Here’s another post from Ronita Mohan, one of this blog’s favorite guest bloggers. Book marketing is like building on quicksand: just when you think you know what’s what, everything changes. Thankfully, Ronita shares here some tips about the book marketing trends for the new year.
Ronita is a content marketer at Venngage, the online infographic and design platform. She is an avid reader with an interest in mystery fiction, history, graphic novels, marketing, and diversity. Twitter: @Venngage
How To Market Your Book In 2020
The marketing world is in constant flux, and book marketing ends up being impacted by these changing trends.
In 2020, certain aspects of book marketing will remain the same. For example, social media and networking will be just as important as they’ve always been.
But you also need to know about the new ways you can use the digital sphere to reach your audience in 2020.
1. Year-Round Promotions
Book promotions have generally been limited to the run-up to a book launch and for a short time after. But in 2020, this particular aspect of book promotions is going to change.
Instead of setting aside a specific period of time during which to aggressively promote an upcoming book, authors are going to find more value in promoting all-year-round.
This ties into two aspects of the digital marketing sphere. One, that audiences no longer appreciate being promoted to.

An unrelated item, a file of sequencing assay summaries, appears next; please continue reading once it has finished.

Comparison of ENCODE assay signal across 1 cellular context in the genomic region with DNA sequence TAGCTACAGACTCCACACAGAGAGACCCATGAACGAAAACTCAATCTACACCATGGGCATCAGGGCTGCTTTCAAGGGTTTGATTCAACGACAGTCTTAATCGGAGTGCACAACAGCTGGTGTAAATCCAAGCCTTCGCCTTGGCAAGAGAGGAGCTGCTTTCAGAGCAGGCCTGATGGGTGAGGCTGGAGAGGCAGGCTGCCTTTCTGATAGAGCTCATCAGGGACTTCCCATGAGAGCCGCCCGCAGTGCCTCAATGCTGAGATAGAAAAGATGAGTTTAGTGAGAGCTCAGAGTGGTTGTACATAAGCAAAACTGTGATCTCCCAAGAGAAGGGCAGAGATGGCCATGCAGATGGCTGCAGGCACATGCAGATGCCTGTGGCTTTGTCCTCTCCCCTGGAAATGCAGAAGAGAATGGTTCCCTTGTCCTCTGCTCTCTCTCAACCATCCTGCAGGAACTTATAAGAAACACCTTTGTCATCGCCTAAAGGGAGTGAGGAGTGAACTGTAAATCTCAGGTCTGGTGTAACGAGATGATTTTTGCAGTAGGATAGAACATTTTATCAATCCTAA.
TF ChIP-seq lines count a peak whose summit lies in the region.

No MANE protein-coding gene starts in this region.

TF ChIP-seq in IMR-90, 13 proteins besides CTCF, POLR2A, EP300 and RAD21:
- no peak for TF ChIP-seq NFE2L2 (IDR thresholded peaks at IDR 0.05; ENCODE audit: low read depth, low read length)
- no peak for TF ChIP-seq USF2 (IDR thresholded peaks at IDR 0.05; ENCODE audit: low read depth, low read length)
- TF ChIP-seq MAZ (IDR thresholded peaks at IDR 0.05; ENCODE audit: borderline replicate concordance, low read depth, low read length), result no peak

The denizens of the internet want news and entertainment when they visit social media—advertising and promotional content needs to be sparse and far between.
Secondly, authors are being viewed similarly to influencers and celebrities—they need to create their own personal brand.
This can best be achieved by promoting your book throughout the year. Ideally, this will be via subtle endorsements instead of heavy marketing gimmicks.
Book marketing is going to need not just a change in technique but also in mindset to be successful in 2020.
2. Quality, Not Quantity
As one would expect from reading point one, too much promotional content will lose authors their audience, and prospective sales.
The focus has to now be on the quality of the content, not quantity. Don’t write a blog post every day if you have nothing to write about—but when you do, pack it full of great content.
Share writing tips, publishing tips, personal experiences from the book world. Educational content like this is incredibly popular for your audience.
The same goes for social media. Maintain your presence on social platforms by sharing insights into your day and your writing life, but don’t bombard readers with messages.
Make your audience feel excited to see your posts by limiting them but ensure they pack a punch so people keep coming back for more.
3. Email Marketing
Nicholas has written a whole series on email marketing, covering everything from How to Create the Perfect Email Opt-in Form to Proven Email List-Building Techniques and Top 7 Email Marketing Strategies For Self-Published Authors.
In 2020, email marketing is going to yield results, more than social media, or video marketing, or even SEO.
People are still more likely to check the emails they receive after subscribing to your site—and they will interact with those emails.
The conversions you will see with email marketing cannot be discounted. So, spend your time in 2020 building up a strong subscriber list who will boost your conversions.
As for creating quality emails, take a look at these newsletter examples for inspiration.
4. Personalized Advertising
Not all authors can afford digital advertising, but it can increase your follower numbers and boost website traffic, as well as sales.